Photo Blocker Spray to Stop Tickets in the Mail

Monday, September 29, 2008

Is the U.S. Military going to impose Martial Law?

Before you go into denial or off the deep end in fear. Here is some information I was told a year and a half ago by a former Joints Chiefs of Staff member.
1) There will be no War in Iran.
2) There will be a banking and Stock Market crash in September or October of 2008.
3) Don't believe 90% of the news you hear in the media, this is controlled by the enemy.
4) There are two version of the Martial law scenario, either a Civilian one orchestrated by Bush under Homeland security, or one run by the Military.
5) If the first happens, run for cover, if the second happens you may see the creatures in Washington locked up en masse. I believe nothing till I see it and you should not either. A right to bear Arms shall not be infringed. Get it?

Why is a U.S. Army brigade being assigned to the "Homeland"?

(updated below - Update II)

Several bloggers today have pointed to this obviously disturbing article from Army Times, which announces that "beginning Oct. 1 for 12 months, the [1st Brigade Combat Team of the 3rd Infantry Division] will be under the day-to-day control of U.S. Army North" -- "the first time an active unit has been given a dedicated assignment to NorthCom, a joint command established in 2002 to provide command and control for federal homeland defense efforts and coordinate defense support of civil authorities." The article details:

They'll learn new skills, use some of the ones they acquired in the war zone and more than likely will not be shot at while doing any of it.

They may be called upon to help with civil unrest and crowd control or to deal with potentially horrific scenarios such as massive poisoning and chaos in response to a chemical, biological, radiological, nuclear or high-yield explosive, or CBRNE, attack. . . .

The 1st BCT's soldiers also will learn how to use "the first ever nonlethal package that the Army has fielded," 1st BCT commander Col. Roger Cloutier said, referring to crowd and traffic control equipment and nonlethal weapons designed to subdue unruly or dangerous individuals without killing them.

"It's a new modular package of nonlethal capabilities that they're fielding. They've been using pieces of it in Iraq, but this is the first time that these modules were consolidated and this package fielded, and because of this mission we’re undertaking we were the first to get it."

The package includes equipment to stand up a hasty road block; spike strips for slowing, stopping or controlling traffic; shields and batons; and, beanbag bullets.

"I was the first guy in the brigade to get Tasered," said Cloutier, describing the experience as "your worst muscle cramp ever -- times 10 throughout your whole body". . . .

The brigade will not change its name, but the force will be known for the next year as a CBRNE Consequence Management Response Force, or CCMRF (pronounced "sea-smurf").

For more than 100 years -- since the end of the Civil War -- deployment of the U.S. military inside the U.S. has been prohibited under The Posse Comitatus Act (the only exceptions being that the National Guard and Coast Guard are exempted, and use of the military on an emergency ad hoc basis is permitted, such as what happened after Hurricane Katrina). Though there have been some erosions of this prohibition over the last several decades (most perniciously to allow the use of the military to work with law enforcement agencies in the "War on Drugs"), the bright line ban on using the U.S. military as a standing law enforcement force inside the U.S. has been more or less honored -- until now. And as the Army Times notes, once this particular brigade completes its one-year assignment, "expectations are that another, as yet unnamed, active-duty brigade will take over and that the mission will be a permanent one."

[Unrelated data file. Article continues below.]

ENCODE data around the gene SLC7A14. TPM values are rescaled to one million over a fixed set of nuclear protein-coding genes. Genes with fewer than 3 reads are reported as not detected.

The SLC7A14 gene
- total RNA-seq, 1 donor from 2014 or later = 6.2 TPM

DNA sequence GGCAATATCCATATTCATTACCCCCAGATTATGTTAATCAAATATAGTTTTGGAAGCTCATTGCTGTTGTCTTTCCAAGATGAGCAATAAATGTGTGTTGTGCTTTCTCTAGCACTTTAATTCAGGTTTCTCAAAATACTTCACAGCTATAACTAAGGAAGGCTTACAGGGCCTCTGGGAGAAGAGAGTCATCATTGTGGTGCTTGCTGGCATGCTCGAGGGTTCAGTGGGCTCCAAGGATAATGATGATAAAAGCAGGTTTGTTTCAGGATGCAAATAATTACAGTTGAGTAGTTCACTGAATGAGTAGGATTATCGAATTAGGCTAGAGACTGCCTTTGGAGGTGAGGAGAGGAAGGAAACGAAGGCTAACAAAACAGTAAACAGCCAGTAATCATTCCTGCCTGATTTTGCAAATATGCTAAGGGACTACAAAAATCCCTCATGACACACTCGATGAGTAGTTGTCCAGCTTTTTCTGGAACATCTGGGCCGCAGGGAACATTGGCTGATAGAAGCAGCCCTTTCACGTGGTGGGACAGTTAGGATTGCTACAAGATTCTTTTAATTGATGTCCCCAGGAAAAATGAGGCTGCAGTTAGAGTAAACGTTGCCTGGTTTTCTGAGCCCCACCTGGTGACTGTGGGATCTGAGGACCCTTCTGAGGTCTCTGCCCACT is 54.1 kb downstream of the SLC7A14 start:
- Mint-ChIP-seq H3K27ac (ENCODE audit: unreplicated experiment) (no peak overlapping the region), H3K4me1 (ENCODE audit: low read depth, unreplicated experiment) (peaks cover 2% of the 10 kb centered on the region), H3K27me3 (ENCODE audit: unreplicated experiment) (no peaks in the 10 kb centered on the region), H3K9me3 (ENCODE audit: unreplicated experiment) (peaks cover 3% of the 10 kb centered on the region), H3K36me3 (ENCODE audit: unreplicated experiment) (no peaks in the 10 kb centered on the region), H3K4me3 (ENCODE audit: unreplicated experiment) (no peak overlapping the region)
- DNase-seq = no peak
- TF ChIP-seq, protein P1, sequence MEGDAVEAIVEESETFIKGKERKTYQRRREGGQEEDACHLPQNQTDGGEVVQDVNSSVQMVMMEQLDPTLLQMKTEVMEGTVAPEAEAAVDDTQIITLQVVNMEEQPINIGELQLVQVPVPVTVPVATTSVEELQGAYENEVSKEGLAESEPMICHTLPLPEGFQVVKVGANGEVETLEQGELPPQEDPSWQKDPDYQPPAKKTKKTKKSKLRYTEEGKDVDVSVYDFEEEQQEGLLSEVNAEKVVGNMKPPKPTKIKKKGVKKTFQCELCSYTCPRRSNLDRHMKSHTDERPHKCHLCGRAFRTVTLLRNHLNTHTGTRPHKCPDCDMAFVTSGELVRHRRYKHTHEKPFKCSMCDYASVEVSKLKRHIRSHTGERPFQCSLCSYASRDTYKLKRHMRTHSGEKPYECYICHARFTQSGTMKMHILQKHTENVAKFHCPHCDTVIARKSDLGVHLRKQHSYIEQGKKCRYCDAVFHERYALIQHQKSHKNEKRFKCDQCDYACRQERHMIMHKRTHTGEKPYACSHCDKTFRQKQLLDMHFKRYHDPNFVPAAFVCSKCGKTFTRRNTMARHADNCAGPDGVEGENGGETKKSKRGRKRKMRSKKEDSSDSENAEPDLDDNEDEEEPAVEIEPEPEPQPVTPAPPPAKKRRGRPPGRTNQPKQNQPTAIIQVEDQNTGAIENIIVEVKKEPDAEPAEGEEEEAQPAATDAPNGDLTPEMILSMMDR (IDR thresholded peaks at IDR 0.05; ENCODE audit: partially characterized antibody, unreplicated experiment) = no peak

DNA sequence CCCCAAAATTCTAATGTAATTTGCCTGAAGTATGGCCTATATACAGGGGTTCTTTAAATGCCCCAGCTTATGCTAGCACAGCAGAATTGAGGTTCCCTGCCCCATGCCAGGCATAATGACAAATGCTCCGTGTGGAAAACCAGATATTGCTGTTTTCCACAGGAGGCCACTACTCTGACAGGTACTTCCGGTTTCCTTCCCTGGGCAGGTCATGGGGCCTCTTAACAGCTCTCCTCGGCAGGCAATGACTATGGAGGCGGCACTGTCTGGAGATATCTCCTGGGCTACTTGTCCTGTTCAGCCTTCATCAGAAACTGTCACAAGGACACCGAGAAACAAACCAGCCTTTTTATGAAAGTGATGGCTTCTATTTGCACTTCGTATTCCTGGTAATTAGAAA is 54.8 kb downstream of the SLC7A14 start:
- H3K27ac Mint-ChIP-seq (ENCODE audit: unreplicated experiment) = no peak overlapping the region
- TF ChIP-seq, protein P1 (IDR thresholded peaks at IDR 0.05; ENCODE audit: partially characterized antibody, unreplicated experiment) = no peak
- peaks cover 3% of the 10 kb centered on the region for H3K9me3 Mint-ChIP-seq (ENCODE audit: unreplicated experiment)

After Hurricane Katrina, the Bush administration began openly agitating for what would be, in essence, a complete elimination of the key prohibitions of the Posse Comitatus Act in order to allow the President to deploy U.S. military forces inside the U.S. basically at will -- and, as usual, they were successful as a result of rapid bipartisan compliance with the Leader's demand (the same kind of compliance that is about to foist a bailout package on the nation). This April, 2007 article by James Bovard in The American Conservative detailed the now-familiar mechanics that led to the destruction of this particular long-standing democratic safeguard:

The Defense Authorization Act of 2006, passed on Sept. 30, empowers President George W. Bush to impose martial law in the event of a terrorist "incident," if he or other federal officials perceive a shortfall of "public order," or even in response to antiwar protests that get unruly as a result of government provocations. . . .

It only took a few paragraphs in a $500 billion, 591-page bill to raze one of the most important limits on federal power. Congress passed the Insurrection Act in 1807 to severely restrict the president's ability to deploy the military within the United States. The Posse Comitatus Act of 1878 tightened these restrictions, imposing a two-year prison sentence on anyone who used the military within the U.S. without the express permission of Congress. But there is a loophole: Posse Comitatus is waived if the president invokes the Insurrection Act. to be cont' here

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